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Photo Essay: Australia in the Pacific WWII

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Australia in its short time as a nation had fought halfway across the world in Europe during World War I, however, it was the Second World War and specifically the Pacific theatre that brought war to our borders and cities for the first time. More than ever the brave contribution of our service men and women was needed to keep an imperial enemy from reaching our shores.

Australia in its short time as a nation had fought halfway across the world in Europe during World War I, however, it was the Second World War and specifically the Pacific theatre that brought war to our borders and cities for the first time. More than ever the brave contribution of our service men and women was needed to keep an imperial enemy from reaching our shores.

As part of the British Empire, Australia was among the first nations to declare war on Nazi Germany and between 1939 and 1945 nearly 1 million Australian men and women served in what was going to be World War II.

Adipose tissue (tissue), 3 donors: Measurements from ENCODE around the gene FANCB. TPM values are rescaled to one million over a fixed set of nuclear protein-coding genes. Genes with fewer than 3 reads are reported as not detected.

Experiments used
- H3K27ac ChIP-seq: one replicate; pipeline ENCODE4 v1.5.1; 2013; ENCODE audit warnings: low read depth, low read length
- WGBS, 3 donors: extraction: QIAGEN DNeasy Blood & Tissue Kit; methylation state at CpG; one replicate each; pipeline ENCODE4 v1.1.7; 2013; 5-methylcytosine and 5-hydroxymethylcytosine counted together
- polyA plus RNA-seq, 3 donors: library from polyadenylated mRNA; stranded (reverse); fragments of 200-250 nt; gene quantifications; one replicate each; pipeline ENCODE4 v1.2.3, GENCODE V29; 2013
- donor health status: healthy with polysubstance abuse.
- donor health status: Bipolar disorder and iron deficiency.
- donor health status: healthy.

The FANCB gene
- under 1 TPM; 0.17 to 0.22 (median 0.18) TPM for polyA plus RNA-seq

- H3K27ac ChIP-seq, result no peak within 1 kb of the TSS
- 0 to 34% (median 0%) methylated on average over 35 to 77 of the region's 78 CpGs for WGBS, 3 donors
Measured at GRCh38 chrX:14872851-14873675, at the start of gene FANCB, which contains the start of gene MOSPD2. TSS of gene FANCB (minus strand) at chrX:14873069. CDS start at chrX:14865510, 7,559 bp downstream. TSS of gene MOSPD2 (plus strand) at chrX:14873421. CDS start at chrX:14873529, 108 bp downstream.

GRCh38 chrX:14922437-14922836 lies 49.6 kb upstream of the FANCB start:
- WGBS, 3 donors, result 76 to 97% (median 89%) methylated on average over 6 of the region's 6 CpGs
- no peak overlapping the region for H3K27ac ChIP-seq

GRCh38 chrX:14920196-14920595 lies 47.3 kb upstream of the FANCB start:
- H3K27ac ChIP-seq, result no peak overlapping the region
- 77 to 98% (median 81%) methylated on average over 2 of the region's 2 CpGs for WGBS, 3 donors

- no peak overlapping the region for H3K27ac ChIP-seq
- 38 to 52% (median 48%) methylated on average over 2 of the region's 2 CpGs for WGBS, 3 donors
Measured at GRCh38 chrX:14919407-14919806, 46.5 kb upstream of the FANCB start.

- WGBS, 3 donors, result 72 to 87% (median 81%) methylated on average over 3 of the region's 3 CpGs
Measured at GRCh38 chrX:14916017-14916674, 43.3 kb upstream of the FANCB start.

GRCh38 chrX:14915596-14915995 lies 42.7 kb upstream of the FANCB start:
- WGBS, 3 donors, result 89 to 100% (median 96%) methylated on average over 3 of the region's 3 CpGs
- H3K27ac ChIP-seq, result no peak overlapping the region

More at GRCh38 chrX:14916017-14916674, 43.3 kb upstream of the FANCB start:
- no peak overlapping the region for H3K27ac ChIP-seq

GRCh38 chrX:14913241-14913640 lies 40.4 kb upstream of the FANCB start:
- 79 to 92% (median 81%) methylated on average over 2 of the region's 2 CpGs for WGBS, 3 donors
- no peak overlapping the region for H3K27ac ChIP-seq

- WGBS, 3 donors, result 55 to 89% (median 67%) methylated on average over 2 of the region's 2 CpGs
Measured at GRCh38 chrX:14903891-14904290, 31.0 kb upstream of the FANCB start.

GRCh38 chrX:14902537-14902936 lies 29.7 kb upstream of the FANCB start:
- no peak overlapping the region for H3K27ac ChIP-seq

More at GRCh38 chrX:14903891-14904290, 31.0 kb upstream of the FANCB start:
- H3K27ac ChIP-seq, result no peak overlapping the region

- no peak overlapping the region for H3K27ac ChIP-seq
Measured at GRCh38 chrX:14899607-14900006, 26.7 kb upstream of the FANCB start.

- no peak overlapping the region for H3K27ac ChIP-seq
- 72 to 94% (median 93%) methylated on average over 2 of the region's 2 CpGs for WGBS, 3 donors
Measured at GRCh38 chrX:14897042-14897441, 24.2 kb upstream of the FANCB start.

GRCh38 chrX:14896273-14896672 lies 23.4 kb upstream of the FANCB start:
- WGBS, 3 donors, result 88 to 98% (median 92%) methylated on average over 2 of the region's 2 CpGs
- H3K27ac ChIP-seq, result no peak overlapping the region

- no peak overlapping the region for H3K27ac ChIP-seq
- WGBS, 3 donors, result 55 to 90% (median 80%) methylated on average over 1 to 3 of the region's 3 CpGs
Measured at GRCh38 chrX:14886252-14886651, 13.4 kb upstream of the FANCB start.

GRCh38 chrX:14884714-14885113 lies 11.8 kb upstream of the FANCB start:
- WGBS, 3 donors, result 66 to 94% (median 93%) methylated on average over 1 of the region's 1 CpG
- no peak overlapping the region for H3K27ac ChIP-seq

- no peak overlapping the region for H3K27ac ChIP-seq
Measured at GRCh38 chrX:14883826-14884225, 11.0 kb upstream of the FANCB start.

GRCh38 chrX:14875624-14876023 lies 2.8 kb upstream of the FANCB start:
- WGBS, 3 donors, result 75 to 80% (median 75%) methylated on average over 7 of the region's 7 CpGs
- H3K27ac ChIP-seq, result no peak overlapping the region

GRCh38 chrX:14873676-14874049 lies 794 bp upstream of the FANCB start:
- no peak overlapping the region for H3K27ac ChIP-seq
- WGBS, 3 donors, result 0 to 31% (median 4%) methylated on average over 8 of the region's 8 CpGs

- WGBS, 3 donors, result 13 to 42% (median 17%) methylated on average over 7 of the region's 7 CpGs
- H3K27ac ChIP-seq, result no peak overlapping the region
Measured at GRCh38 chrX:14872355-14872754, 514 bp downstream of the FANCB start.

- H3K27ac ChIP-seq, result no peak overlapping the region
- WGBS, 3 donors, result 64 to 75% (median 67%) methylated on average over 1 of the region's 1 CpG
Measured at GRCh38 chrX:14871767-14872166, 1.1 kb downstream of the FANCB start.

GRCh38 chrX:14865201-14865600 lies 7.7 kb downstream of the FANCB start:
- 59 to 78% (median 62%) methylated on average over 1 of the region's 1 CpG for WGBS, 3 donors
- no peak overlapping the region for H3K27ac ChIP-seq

They fought in campaigns against the Axis powers across Europe, the Mediterranean and North Africa. In 1941, The Japanese Imperial Navy attacked Pearl Harbour and advanced into south-east Asia. As a result, the Allied powers including Australia were at war with Japan as well.

Australian forces were key in preventing or slowing Japanese advance towards Australia in Malaya, Singapore, Borneo and New Guinea as well as the surrounding seas, with the bravery of those fighting on the Kokoda Track becoming legendary to Australians, much like Gallipoli in the First World War, as an example of overcoming adversity and the worst of odds.

During this period, the Australian mainland came under direct enemy attack for the first time in history, with Japanese bombing attacks on northern Australia and an attack on Sydney Harbour by Japanese midget submarines. At the time of German defeat and Japanese surrender, 39,000 Australians had lost their lives and another 30,000 had been taken prisoner.

Photo Essay: Australia in the Pacific WWII
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